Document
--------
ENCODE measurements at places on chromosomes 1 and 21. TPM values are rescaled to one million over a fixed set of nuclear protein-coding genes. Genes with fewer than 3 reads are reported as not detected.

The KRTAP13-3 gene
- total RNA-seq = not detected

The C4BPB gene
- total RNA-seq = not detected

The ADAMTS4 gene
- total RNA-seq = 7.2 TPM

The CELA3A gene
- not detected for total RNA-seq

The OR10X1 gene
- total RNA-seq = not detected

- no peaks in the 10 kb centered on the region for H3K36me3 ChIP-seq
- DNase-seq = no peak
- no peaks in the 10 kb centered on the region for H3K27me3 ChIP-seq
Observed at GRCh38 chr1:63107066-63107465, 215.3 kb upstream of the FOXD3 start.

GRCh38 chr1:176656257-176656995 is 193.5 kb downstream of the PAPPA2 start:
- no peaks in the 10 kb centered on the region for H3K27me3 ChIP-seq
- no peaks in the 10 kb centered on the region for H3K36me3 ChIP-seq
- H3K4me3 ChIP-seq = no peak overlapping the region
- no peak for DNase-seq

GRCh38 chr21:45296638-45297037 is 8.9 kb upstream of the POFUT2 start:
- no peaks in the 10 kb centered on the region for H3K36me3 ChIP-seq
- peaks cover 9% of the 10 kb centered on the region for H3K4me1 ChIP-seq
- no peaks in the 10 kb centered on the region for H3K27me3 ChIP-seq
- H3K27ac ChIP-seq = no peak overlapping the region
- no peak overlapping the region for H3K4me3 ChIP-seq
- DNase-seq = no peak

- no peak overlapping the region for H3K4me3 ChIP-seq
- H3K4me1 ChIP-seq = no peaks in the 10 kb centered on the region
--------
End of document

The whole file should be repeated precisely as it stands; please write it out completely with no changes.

ENCODE measurements at places on chromosomes 1 and 21. TPM values are rescaled to one million over a fixed set of nuclear protein-coding genes. Genes with fewer than 3 reads are reported as not detected.

The KRTAP13-3 gene
- total RNA-seq = not detected

The C4BPB gene
- total RNA-seq = not detected

The ADAMTS4 gene
- total RNA-seq = 7.2 TPM

The CELA3A gene
- not detected for total RNA-seq

The OR10X1 gene
- total RNA-seq = not detected

- no peaks in the 10 kb centered on the region for H3K36me3 ChIP-seq
- DNase-seq = no peak
- no peaks in the 10 kb centered on the region for H3K27me3 ChIP-seq
Observed at GRCh38 chr1:63107066-63107465, 215.3 kb upstream of the FOXD3 start.

GRCh38 chr1:176656257-176656995 is 193.5 kb downstream of the PAPPA2 start:
- no peaks in the 10 kb centered on the region for H3K27me3 ChIP-seq
- no peaks in the 10 kb centered on the region for H3K36me3 ChIP-seq
- H3K4me3 ChIP-seq = no peak overlapping the region
- no peak for DNase-seq

GRCh38 chr21:45296638-45297037 is 8.9 kb upstream of the POFUT2 start:
- no peaks in the 10 kb centered on the region for H3K36me3 ChIP-seq
- peaks cover 9% of the 10 kb centered on the region for H3K4me1 ChIP-seq
- no peaks in the 10 kb centered on the region for H3K27me3 ChIP-seq
- H3K27ac ChIP-seq = no peak overlapping the region
- no peak overlapping the region for H3K4me3 ChIP-seq
- DNase-seq = no peak

- no peak overlapping the region for H3K4me3 ChIP-seq
- H3K4me1 ChIP-seq = no peaks in the 10 kb centered on the region